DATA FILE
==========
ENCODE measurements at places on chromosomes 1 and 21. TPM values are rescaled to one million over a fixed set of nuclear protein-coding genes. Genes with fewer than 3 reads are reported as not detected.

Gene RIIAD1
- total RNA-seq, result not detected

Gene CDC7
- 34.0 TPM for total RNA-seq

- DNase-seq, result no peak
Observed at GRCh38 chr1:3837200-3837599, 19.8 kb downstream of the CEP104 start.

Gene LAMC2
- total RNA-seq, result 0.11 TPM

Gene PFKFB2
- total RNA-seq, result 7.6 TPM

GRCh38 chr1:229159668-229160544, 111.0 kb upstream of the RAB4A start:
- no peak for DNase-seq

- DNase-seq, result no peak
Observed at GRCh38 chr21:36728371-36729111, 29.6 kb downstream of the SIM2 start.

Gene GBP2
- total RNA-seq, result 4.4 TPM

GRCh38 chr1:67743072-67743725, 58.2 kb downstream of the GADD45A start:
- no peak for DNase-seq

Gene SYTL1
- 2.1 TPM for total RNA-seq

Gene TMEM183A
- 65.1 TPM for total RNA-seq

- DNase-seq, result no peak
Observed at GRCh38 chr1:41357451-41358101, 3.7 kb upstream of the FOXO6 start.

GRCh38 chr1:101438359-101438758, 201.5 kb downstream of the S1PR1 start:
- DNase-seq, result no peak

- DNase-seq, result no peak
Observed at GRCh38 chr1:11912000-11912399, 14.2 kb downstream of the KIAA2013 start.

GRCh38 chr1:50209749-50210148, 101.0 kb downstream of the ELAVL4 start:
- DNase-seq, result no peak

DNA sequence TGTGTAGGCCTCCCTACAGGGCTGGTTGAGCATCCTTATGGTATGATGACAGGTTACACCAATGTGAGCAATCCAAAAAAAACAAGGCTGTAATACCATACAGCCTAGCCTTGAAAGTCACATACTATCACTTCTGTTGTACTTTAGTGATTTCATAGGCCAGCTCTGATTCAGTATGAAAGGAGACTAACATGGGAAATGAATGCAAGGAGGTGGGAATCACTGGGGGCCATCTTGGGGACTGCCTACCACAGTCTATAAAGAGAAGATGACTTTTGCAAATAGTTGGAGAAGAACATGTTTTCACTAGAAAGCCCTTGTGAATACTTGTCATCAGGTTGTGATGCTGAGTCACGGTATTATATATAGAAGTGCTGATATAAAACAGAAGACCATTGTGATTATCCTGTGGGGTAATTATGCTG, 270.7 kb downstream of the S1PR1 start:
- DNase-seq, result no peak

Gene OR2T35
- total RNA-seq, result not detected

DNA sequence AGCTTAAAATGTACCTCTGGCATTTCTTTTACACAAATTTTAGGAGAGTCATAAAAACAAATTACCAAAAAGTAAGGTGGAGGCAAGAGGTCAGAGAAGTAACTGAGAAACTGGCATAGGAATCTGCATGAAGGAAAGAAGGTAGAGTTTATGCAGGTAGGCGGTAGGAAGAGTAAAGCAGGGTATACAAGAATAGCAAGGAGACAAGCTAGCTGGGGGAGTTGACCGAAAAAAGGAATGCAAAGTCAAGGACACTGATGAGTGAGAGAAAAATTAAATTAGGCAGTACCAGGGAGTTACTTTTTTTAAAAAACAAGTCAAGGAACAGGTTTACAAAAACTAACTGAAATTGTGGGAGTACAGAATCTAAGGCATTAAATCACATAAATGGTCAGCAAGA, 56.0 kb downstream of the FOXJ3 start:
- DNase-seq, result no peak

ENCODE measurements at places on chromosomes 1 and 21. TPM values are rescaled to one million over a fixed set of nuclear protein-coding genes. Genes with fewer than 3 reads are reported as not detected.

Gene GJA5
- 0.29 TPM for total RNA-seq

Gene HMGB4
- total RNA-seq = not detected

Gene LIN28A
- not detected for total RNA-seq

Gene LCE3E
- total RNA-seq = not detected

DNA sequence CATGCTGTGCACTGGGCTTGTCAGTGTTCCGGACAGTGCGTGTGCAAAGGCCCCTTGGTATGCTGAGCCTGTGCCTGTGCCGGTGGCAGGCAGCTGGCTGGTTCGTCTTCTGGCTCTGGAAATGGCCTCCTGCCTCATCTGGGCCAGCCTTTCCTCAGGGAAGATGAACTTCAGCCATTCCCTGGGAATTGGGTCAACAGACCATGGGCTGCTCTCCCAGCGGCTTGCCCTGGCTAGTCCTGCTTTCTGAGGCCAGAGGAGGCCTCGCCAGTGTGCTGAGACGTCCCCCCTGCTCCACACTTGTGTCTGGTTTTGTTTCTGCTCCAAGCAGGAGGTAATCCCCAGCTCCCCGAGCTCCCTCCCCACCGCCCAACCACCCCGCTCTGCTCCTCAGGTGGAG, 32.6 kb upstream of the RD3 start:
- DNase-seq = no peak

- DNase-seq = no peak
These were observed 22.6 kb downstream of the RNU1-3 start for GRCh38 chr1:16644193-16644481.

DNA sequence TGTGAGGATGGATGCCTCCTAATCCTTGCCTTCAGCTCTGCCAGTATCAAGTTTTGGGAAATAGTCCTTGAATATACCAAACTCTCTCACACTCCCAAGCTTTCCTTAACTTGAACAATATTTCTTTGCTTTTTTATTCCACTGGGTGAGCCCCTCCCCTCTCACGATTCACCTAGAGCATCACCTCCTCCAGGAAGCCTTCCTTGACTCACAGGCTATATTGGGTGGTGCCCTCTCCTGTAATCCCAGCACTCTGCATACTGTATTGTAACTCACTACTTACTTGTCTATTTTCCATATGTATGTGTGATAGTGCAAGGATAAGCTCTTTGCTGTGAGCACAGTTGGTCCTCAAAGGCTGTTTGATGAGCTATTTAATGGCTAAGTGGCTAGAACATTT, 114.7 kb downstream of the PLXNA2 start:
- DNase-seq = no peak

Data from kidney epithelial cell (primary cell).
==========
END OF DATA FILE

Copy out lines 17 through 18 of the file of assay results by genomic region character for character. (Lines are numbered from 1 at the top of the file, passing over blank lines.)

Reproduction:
- total RNA-seq, result 4.4 TPM

GRCh38 chr1:67743072-67743725, 58.2 kb downstream of the GADD45A start: